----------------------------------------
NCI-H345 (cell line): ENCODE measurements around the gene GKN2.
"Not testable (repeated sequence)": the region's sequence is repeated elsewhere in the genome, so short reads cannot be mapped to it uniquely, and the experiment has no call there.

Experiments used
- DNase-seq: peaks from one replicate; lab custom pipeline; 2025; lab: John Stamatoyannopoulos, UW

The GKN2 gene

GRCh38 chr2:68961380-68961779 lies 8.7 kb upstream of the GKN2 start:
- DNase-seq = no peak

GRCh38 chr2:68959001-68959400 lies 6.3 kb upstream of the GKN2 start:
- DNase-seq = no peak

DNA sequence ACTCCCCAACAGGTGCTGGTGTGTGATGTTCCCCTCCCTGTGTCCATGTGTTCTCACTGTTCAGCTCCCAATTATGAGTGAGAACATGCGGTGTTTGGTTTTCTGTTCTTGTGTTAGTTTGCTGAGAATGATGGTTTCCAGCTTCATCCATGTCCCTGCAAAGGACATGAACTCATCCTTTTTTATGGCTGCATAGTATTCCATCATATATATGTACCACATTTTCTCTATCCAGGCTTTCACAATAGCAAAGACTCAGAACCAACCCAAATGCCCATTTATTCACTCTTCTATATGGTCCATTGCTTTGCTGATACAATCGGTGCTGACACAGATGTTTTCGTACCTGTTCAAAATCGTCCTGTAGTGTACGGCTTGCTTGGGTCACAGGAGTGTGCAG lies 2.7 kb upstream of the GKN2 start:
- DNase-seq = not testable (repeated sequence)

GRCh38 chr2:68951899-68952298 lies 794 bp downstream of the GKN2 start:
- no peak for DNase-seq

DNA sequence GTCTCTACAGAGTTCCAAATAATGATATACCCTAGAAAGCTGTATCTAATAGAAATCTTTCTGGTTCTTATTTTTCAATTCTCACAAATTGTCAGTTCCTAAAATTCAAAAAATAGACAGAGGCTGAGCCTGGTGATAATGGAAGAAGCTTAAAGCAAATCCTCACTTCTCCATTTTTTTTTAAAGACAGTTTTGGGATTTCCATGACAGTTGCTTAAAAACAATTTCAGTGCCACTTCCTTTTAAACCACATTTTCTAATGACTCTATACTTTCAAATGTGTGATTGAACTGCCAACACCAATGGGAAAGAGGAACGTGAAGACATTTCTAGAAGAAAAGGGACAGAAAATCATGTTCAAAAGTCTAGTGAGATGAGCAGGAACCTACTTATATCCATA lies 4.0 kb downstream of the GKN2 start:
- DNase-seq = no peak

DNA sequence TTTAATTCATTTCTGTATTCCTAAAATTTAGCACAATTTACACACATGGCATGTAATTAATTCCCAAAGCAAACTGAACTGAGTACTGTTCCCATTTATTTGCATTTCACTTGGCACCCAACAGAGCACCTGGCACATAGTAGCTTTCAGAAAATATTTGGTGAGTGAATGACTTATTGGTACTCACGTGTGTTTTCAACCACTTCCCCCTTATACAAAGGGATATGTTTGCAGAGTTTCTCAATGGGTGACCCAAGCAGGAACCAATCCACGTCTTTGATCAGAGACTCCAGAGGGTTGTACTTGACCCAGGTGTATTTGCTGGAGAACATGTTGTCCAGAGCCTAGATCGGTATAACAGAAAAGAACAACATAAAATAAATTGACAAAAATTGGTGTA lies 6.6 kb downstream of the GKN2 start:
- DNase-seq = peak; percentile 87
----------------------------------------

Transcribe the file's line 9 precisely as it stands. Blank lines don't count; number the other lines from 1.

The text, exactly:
- DNase-seq = no peak